Uncommonders - Death By Pingers!
(Reveka, Wizard Savant | Art by Susan Van Camp)
The Sound of Doom: PING!
Hello again, all of you lovely Commander faithful readers! As always, welcome to this week’s edition of Uncommonders, the series that explores underappreciated commanders printed at the uncommon level.
I want to preface this article with a reminder that we are about to take a break for this series, as I am going to be writing this year’s edition of Replacement Commanders. Now that the notification is out of the way, let us carry on with what we came here to do, which, of course, is to talk about awesome legendary creatures printed at the uncommon rarity, both from the more recent Dominaria set as well as throughout the history of Magic: the Gathering. Since we covered Tetsuko Umezawa, Fugitive in an infectious way last time, we are back to looking through the past, and I think I have an interesting card for all of you today. We are still in mono-blue, but a very different sort of mono-blue, as we talk about…
Reveka, Wizard Savant
When I was going through all the pre-Dominaria uncommon legendary creatures, it started getting harder and harder to find interesting ones. Many of the ones printed in the Legends set were uninspiring, such as some of the more vanilla (no unique abilities) cards like Jedit Ojanen. Reveka stood out to me for a couple of reasons. First, if you look at the uncommon printing from Masters Edition III, you will notice this is a Dwarf Wizard!
In mono-blue! How crazy is that?! The Dwarf type exists largely in Boros colors with a smattering of black, so seeing a blue one just made my day. Secondly, the ability to tap and deal damage, commonly known as “pinging”, has existed in mono-blue for a long time, though it is rarely seen in more recent sets, and when it does make an appearance, it is largely confined to red creatures. I decided to dive into a mono-blue pinger theme and even found a few ways to make winning with the deck more believable than just a janky dream. I also enjoy the fact that there are next to no decks for Reveka, even according to the massive data pool EDHREC gets to work with!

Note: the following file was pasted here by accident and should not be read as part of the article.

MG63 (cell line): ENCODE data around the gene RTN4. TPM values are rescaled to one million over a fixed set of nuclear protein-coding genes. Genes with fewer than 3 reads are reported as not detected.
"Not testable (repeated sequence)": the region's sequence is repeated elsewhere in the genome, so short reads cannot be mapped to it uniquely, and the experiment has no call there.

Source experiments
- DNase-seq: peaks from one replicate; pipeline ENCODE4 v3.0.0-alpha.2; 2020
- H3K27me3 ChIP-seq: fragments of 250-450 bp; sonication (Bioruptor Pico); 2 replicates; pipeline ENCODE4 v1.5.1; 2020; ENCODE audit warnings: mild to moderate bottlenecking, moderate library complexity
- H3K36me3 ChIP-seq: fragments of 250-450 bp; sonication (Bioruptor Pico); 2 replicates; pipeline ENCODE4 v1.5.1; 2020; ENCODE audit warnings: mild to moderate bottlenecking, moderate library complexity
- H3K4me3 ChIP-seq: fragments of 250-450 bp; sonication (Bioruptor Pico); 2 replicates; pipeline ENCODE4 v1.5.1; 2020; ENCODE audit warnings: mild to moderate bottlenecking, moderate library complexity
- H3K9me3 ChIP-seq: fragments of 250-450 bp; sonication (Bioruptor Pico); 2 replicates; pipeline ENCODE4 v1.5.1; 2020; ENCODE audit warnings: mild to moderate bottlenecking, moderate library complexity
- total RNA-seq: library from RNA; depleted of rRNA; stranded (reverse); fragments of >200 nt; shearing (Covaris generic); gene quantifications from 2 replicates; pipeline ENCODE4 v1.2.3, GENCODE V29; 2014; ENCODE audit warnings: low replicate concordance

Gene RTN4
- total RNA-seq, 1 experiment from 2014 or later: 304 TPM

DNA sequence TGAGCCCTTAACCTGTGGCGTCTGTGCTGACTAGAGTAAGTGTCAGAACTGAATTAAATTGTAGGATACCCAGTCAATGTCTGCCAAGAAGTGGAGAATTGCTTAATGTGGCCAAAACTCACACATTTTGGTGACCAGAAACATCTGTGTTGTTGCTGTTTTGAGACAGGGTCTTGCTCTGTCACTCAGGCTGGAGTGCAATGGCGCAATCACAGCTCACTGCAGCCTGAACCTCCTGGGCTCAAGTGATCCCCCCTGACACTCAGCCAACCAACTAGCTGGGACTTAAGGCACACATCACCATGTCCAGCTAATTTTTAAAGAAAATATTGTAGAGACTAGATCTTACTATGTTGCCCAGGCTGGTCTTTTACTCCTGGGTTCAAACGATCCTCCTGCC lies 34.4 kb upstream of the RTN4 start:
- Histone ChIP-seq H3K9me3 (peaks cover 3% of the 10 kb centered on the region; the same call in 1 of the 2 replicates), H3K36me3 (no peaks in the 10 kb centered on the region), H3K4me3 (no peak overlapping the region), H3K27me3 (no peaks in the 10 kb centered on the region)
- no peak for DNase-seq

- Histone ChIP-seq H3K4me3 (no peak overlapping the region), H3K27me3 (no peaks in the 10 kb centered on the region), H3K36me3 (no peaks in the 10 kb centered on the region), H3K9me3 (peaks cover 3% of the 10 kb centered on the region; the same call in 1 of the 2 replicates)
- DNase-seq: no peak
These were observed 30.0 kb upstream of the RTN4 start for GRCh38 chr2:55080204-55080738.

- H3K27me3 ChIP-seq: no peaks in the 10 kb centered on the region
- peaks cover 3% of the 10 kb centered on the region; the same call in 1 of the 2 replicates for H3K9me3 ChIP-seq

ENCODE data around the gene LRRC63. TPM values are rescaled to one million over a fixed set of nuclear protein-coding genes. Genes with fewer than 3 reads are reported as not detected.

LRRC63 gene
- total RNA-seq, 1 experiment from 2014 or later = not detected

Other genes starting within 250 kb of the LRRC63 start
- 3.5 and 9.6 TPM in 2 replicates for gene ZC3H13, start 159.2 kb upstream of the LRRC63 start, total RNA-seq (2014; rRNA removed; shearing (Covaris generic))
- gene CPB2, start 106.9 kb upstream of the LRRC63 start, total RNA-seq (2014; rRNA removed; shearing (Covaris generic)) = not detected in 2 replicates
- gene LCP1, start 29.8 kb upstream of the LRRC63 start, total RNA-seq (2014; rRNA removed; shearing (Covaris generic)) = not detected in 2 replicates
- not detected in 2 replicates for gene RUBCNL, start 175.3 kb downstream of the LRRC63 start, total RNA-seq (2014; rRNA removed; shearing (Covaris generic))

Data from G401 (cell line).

NOTE: I wanted to clarify something before we get into the cards. I have seen normally at least one comment each time we look at an older Uncommonder asking when it was printed as an uncommon card. I am not above admitting that I “cheated” a bit, allowed printings from Masters Edition III (like the printing of Reveka that is uncommon) be included in the search results for the series, even though it is a Magic-Online-only product. If you have never seen a card printed as an uncommon in paper, that is probably the reason why. I hope everyone understands that this inclusion helped make these articles much more interesting than using vanilla creatures! Thanks!
Ping ‘em Hard, Ping ‘em Fast, Ping ‘em Over and Over!
Pinger decks are not common in the wild, most likely because the strategy tends to have a few downsides: the creatures are normally small, and the damage they deal can take a while to add up to something significant. Add the fact that, at least in mono-blue, we need to wait a turn to take advantage due to summoning sickness. With that in mind, we want to amplify the impact of our pingers and make it so we can activate them as soon as possible. While a simple Lightning Greaves works fine to equip for free and move between pingers, Thousand-Year Elixir is a blanket effect and even comes with an untap ability for repeatability.